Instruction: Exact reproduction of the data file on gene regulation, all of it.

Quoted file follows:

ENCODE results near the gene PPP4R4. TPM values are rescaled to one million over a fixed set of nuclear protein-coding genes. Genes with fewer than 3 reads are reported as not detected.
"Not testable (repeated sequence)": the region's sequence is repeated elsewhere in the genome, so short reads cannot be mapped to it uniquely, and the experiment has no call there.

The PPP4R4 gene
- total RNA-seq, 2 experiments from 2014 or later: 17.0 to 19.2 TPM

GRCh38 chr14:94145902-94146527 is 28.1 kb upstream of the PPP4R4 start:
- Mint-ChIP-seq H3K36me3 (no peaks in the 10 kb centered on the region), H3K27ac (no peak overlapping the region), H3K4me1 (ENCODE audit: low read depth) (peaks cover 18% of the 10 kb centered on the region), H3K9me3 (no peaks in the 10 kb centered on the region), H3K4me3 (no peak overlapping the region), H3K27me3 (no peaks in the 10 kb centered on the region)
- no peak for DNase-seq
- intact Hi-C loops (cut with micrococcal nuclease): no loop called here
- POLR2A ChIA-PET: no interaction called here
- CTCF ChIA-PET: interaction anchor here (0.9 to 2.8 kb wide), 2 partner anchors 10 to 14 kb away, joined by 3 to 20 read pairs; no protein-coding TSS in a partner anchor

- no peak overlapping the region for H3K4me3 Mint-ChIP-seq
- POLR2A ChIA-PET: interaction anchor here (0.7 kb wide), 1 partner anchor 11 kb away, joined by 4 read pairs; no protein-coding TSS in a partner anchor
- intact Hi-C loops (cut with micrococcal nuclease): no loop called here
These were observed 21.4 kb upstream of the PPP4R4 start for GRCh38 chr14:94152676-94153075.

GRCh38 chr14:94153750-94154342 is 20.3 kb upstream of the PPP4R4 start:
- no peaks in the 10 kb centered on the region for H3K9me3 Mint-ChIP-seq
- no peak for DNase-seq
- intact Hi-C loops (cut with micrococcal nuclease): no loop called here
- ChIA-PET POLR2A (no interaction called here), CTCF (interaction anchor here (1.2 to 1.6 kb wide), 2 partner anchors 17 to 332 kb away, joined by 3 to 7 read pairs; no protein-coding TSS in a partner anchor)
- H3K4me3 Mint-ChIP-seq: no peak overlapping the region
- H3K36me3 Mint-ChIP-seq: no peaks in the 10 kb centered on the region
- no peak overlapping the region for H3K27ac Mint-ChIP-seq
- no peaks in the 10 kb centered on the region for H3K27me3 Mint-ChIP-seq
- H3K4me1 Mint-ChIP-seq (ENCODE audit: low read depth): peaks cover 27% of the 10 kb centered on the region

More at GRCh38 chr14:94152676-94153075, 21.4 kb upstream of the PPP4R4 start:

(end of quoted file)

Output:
ENCODE results near the gene PPP4R4. TPM values are rescaled to one million over a fixed set of nuclear protein-coding genes. Genes with fewer than 3 reads are reported as not detected.
"Not testable (repeated sequence)": the region's sequence is repeated elsewhere in the genome, so short reads cannot be mapped to it uniquely, and the experiment has no call there.

The PPP4R4 gene
- total RNA-seq, 2 experiments from 2014 or later: 17.0 to 19.2 TPM

GRCh38 chr14:94145902-94146527 is 28.1 kb upstream of the PPP4R4 start:
- Mint-ChIP-seq H3K36me3 (no peaks in the 10 kb centered on the region), H3K27ac (no peak overlapping the region), H3K4me1 (ENCODE audit: low read depth) (peaks cover 18% of the 10 kb centered on the region), H3K9me3 (no peaks in the 10 kb centered on the region), H3K4me3 (no peak overlapping the region), H3K27me3 (no peaks in the 10 kb centered on the region)
- no peak for DNase-seq
- intact Hi-C loops (cut with micrococcal nuclease): no loop called here
- POLR2A ChIA-PET: no interaction called here
- CTCF ChIA-PET: interaction anchor here (0.9 to 2.8 kb wide), 2 partner anchors 10 to 14 kb away, joined by 3 to 20 read pairs; no protein-coding TSS in a partner anchor

- no peak overlapping the region for H3K4me3 Mint-ChIP-seq
- POLR2A ChIA-PET: interaction anchor here (0.7 kb wide), 1 partner anchor 11 kb away, joined by 4 read pairs; no protein-coding TSS in a partner anchor
- intact Hi-C loops (cut with micrococcal nuclease): no loop called here
These were observed 21.4 kb upstream of the PPP4R4 start for GRCh38 chr14:94152676-94153075.

GRCh38 chr14:94153750-94154342 is 20.3 kb upstream of the PPP4R4 start:
- no peaks in the 10 kb centered on the region for H3K9me3 Mint-ChIP-seq
- no peak for DNase-seq
- intact Hi-C loops (cut with micrococcal nuclease): no loop called here
- ChIA-PET POLR2A (no interaction called here), CTCF (interaction anchor here (1.2 to 1.6 kb wide), 2 partner anchors 17 to 332 kb away, joined by 3 to 7 read pairs; no protein-coding TSS in a partner anchor)
- H3K4me3 Mint-ChIP-seq: no peak overlapping the region
- H3K36me3 Mint-ChIP-seq: no peaks in the 10 kb centered on the region
- no peak overlapping the region for H3K27ac Mint-ChIP-seq
- no peaks in the 10 kb centered on the region for H3K27me3 Mint-ChIP-seq
- H3K4me1 Mint-ChIP-seq (ENCODE audit: low read depth): peaks cover 27% of the 10 kb centered on the region

More at GRCh38 chr14:94152676-94153075, 21.4 kb upstream of the PPP4R4 start: